Perimeter Problem #2


3 congruent rectangles are arranged as shown, such that two rectangles have a vertex pinned to the centre of a different rectangle.

Find the perimeter of the red triangle.

11 thoughts on “Perimeter Problem #2

      • I make it ½√137 + ½√(125 + 34√2) + √(99/2 + 28√2) with a mix of Pythagoras and cosine rule using the length of the diagonal of the rectangles.

    • I’m going to email you my calculations for this one. I’ve spent more time over it today and I get 24.04924695cm, With side 1 being 5.85235cm (same as ‘Maths’ below), side 2 being 6.578cm, and side 3 being 11.6188cm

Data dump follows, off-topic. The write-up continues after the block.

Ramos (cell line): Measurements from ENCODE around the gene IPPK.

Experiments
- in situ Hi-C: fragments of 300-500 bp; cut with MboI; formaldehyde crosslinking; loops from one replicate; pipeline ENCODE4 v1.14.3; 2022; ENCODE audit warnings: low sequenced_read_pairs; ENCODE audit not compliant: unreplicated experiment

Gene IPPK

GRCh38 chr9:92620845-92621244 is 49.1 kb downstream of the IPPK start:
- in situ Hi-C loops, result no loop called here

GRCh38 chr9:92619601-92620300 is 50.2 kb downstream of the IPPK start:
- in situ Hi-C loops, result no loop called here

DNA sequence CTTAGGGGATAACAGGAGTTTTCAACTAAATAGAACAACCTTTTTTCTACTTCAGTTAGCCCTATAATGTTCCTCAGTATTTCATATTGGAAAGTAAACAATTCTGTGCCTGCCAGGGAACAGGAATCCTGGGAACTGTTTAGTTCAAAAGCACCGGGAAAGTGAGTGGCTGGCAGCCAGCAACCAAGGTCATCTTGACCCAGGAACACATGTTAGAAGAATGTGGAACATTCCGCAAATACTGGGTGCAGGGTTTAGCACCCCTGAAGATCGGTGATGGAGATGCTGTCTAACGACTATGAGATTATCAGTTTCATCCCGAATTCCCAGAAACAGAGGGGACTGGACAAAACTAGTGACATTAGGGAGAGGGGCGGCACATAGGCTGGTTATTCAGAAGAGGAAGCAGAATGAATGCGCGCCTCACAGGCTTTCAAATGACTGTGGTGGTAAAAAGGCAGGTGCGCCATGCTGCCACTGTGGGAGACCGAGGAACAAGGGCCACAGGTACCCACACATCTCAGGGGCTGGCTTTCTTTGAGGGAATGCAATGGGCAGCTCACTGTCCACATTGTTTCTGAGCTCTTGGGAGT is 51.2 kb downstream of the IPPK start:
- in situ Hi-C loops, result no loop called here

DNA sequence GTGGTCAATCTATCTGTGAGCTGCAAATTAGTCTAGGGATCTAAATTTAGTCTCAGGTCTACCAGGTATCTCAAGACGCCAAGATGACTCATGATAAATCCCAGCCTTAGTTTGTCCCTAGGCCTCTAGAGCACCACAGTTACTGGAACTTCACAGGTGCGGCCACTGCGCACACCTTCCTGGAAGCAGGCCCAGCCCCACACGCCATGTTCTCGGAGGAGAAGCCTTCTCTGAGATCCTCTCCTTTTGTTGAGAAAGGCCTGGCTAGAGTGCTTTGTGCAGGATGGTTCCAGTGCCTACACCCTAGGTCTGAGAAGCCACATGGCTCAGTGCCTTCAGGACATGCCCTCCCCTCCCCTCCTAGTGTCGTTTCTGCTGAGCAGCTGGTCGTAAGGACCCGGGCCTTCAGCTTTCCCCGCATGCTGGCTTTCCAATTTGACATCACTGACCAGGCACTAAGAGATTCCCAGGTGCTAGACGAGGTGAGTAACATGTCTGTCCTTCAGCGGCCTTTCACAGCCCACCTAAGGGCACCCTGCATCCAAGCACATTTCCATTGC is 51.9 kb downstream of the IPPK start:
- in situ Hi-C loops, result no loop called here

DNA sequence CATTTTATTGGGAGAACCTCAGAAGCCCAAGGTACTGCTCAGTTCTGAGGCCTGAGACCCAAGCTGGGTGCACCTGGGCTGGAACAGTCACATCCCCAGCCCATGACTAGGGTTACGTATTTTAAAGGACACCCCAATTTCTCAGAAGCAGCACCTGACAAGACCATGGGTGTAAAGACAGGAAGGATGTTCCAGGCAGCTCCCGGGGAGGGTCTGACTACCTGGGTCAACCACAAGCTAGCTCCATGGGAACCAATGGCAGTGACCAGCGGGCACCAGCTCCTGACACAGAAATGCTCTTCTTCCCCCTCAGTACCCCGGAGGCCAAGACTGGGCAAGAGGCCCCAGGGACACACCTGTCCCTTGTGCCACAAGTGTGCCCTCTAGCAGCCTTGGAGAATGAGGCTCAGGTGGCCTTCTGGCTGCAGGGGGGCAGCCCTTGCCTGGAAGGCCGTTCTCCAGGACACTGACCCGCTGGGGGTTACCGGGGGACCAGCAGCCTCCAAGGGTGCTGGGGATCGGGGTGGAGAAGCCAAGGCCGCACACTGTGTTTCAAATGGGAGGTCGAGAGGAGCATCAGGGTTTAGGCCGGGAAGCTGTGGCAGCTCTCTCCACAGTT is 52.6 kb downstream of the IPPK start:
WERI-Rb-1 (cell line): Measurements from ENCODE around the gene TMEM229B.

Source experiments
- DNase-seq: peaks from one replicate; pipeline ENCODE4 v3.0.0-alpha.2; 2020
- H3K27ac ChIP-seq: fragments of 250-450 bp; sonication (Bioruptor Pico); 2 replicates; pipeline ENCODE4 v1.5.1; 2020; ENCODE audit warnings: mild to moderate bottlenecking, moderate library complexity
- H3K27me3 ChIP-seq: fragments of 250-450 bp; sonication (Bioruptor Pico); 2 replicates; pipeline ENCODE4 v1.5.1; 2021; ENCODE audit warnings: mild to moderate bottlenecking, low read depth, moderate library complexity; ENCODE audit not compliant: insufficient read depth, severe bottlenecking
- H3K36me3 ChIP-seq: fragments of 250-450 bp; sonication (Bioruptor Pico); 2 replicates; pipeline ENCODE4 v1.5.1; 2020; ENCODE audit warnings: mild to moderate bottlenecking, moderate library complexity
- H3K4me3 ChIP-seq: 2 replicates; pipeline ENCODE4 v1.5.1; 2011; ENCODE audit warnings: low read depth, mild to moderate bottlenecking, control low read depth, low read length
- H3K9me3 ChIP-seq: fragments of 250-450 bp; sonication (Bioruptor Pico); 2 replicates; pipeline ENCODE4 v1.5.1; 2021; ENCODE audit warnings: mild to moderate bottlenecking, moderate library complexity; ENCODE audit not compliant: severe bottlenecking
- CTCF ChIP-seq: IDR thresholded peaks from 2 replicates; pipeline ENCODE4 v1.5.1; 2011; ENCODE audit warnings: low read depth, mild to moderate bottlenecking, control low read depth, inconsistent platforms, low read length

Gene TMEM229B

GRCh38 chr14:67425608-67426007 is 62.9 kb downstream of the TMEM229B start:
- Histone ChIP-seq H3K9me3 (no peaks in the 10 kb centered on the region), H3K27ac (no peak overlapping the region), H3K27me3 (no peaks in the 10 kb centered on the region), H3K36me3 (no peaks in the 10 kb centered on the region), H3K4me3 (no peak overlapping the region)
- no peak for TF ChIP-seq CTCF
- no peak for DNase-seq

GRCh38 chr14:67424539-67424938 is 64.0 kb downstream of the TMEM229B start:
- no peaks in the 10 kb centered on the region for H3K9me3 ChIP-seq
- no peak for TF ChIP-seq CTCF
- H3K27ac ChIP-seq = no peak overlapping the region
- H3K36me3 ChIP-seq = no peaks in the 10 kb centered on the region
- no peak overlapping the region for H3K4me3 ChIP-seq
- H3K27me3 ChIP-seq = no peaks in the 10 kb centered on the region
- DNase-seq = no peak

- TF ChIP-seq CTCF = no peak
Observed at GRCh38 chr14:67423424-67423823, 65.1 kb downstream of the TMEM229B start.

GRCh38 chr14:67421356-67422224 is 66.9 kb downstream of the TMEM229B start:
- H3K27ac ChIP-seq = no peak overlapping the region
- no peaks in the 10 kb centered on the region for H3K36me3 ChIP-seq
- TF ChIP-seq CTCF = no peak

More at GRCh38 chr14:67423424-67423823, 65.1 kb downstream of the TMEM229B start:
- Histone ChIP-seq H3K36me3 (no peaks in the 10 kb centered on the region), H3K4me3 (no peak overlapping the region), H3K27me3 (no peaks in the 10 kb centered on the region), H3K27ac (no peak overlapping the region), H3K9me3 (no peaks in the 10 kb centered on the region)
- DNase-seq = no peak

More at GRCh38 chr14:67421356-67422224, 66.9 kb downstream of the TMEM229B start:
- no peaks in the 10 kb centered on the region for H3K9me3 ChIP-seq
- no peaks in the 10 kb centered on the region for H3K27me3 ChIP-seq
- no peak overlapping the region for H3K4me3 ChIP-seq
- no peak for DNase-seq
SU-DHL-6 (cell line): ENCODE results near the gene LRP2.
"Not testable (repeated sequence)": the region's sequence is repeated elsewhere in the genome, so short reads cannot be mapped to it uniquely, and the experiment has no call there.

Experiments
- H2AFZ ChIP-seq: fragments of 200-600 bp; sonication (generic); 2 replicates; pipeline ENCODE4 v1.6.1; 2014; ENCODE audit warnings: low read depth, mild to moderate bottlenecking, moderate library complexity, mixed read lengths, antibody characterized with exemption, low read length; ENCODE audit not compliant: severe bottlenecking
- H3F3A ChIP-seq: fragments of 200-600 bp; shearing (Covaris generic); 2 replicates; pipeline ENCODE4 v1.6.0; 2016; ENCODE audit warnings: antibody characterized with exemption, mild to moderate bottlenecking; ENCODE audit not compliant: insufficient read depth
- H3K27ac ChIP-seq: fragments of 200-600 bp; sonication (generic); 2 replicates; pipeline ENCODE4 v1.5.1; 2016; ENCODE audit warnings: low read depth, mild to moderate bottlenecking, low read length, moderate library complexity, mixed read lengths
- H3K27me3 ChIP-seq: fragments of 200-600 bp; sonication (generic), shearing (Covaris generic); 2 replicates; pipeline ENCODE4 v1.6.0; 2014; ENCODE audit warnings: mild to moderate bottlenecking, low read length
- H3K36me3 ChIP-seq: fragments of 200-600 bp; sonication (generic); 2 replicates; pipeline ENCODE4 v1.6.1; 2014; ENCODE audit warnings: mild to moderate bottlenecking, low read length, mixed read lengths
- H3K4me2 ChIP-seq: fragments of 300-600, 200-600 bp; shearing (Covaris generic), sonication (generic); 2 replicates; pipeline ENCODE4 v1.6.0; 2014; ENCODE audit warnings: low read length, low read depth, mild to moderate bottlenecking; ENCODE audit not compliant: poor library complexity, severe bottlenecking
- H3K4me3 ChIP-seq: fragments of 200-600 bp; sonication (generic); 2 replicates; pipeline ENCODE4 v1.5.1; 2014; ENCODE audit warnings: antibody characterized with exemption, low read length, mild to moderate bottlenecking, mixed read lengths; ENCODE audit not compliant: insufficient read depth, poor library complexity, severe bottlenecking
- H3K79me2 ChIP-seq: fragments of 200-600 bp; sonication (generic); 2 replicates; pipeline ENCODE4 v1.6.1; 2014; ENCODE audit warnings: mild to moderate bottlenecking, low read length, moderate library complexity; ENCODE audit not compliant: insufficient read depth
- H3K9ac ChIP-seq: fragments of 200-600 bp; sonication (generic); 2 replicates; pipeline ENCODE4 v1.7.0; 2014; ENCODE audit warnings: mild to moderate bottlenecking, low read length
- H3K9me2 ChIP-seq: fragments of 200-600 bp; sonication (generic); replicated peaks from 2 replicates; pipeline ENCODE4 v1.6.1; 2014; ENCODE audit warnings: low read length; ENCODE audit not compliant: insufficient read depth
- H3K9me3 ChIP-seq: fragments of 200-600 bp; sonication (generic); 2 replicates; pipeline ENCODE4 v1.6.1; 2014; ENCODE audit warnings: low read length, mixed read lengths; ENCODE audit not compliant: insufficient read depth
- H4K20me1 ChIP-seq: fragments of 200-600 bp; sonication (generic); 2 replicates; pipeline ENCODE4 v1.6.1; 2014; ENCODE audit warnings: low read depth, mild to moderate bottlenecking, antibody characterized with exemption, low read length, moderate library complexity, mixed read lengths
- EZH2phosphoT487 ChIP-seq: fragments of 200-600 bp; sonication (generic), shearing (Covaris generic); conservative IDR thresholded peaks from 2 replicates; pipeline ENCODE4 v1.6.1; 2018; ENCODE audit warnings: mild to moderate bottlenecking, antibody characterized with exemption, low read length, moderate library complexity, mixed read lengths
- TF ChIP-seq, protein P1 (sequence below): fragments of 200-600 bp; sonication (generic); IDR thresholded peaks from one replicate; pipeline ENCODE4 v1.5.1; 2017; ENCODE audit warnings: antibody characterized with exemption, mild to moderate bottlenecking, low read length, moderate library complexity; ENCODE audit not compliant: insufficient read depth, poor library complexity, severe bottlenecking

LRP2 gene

• I didn’t do the same method, so I’m fairly convinced S1 and S2 are correct.

        For S3, I drew the smallest possible rectangle (a new shape) around the entire shape (all 3 red rectangles). From that I deduced two sides of a new right-angled triangle, whose hypotenuse is S3. I’ll recheck my working as if I’m honest, I’m least confident about S3 in my method!

        I worked out S2 by drawing a second triangle with longest side S2, and both ends of S2 joining with the middle of red rectangle 2.

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